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66 years old BA history (VPI) MA management (Central Michigan) Army War College graduate retired Marine colonel (31+ years commissioned service; 21+ years active duty) retired businessman (last three positions: Director of Human Resources; Director of Operations Management; Assistant... More
  • BEWARE EMPTY SHELVES!!! 0 comments
    May 24, 2013 10:11 AM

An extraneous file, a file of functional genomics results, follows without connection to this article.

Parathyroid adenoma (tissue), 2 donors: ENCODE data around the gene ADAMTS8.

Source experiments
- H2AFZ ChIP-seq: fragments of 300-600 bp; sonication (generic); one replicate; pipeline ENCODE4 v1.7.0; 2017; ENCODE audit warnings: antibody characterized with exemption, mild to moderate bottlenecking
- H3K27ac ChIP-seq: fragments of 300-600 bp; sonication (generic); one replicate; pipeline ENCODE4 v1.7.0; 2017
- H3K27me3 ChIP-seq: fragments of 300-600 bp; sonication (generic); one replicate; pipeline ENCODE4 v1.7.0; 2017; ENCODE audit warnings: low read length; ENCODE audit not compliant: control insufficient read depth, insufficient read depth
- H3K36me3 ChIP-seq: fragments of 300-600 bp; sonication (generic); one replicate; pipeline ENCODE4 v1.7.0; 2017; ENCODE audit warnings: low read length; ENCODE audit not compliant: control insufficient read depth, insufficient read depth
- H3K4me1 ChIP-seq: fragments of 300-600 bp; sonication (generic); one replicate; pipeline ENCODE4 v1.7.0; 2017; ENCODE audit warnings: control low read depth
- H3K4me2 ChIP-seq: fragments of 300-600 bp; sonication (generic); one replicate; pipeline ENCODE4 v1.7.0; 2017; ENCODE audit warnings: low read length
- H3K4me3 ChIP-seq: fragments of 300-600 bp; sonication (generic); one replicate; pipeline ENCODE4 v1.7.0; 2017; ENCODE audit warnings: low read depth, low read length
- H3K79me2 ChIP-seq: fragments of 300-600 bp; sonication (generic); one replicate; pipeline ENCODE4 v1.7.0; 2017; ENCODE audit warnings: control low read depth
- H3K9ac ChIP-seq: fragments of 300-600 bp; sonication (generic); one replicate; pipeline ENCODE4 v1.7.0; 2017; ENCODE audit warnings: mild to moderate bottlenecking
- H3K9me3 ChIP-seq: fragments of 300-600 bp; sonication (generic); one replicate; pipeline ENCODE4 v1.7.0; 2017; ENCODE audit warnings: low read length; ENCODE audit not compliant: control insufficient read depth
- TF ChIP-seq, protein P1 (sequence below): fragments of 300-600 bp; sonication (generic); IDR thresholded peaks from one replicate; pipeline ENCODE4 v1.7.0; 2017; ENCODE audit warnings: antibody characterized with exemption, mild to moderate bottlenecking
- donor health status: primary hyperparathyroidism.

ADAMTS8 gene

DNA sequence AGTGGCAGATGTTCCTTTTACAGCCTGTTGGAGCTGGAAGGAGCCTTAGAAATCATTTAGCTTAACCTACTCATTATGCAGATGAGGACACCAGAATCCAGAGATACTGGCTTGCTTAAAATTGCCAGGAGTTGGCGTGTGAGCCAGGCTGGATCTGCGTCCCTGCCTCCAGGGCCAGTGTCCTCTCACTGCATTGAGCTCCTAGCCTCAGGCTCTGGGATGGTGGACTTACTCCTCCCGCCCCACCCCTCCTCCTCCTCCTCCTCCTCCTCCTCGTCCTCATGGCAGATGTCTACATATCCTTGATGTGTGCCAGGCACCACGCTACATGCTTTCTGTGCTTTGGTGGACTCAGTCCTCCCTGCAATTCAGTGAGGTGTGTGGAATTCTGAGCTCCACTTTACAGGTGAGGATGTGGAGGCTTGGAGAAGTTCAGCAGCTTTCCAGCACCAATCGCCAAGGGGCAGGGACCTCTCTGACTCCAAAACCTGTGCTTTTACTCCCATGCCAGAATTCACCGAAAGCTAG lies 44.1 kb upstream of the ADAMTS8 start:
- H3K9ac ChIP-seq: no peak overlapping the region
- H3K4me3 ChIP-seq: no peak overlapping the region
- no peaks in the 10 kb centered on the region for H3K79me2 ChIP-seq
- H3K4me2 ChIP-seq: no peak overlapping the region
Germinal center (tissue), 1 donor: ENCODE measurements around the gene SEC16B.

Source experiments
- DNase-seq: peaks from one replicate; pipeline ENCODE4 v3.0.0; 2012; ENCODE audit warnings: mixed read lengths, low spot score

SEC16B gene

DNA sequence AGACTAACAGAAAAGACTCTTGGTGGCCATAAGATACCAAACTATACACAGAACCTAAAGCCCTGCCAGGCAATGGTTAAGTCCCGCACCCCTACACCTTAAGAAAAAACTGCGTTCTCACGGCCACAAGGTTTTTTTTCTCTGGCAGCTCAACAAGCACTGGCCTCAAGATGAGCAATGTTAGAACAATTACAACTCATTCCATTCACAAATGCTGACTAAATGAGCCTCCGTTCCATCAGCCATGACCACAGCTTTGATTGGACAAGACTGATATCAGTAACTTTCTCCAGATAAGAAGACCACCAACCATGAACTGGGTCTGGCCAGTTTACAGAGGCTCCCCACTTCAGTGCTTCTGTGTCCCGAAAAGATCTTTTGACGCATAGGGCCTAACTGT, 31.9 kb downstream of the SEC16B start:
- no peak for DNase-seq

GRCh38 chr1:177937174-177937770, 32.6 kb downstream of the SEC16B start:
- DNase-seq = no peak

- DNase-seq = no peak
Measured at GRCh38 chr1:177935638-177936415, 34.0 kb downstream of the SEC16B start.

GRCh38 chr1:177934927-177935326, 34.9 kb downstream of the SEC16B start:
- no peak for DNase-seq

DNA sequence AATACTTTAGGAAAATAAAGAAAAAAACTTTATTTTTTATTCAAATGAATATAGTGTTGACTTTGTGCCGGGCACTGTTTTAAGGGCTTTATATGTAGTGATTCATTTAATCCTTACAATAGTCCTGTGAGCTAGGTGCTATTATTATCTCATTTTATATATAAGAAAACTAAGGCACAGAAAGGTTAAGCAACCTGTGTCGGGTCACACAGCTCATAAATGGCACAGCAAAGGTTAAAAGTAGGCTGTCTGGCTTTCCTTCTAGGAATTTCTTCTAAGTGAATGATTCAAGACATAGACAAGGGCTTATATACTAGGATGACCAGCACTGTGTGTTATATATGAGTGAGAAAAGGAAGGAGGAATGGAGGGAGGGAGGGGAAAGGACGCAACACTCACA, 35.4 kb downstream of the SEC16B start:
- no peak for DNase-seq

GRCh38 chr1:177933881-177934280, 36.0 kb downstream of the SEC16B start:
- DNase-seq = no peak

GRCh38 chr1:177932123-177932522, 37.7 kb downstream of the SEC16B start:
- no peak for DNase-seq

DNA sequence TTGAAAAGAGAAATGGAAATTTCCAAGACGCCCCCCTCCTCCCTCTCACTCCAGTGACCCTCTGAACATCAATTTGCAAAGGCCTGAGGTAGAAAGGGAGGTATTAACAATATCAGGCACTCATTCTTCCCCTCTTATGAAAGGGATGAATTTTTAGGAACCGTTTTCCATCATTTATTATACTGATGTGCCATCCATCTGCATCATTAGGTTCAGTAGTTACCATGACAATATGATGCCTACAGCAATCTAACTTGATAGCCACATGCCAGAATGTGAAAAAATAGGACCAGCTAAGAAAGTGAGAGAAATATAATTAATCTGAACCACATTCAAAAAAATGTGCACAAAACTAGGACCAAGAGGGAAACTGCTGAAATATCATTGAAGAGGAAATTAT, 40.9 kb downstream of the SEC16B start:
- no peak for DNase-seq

We aging retail investors who make our own investment selections might want to think hard on a creeping threat to the availability of shares in the not-so-distant future. As we see volatility continue to ebb and flow it is natural for seasoned observers to attribute this movement not only to uncertainty, but also largely to the contituous churning of holdings by investment firm funds in order to maintain a level of calm within their clientbase ranks. This is easily achievable by simply trading to ensure that the big numbers routinely tracked by the vast majority of fund investors, percent return and per share price, convey a reassuring impression of the firm's fiduciary diligence in the face of unrelenting negative media coverage of both domestic and foreign economic conditions, as well as geopolitical/financial upheavals. Recent complaints by investment houses about not receiving adequate allocations for new issues caused me to consider the state of availability for "old" shares. I realized that I have read and heard numerous snippets about lots of sizeable buybacks employing the record corporate cash reserves now possessed by many Blue Chips. I have also noticed much commentary questioning the indecypherable nature of consecutive boom Tuesdays following predictably volatile Fridays and Mondays. What's up? One thing the experts keep saying, and I do value the experts' opinions, is that the market is largely over-bought and under-valued. So, my guess is that one plus one now equals two and one-half. I don't think we independent elder retailers can afford to shy away from buying "high" if we can afford to hold for the mid to long term. Future prices are certain to reflect growing scarcity in availability and thereby effectively hedge traditional market factors to a potentially significant degree. For now, I've become a buy high/hold through the dips/take the distributions/sell higher guy. Isn't it odd to see the shelves relatively full with the storm swirling outside? Well, it will seem even odder to see empty shelves when the weather clears. I'm just sayin...

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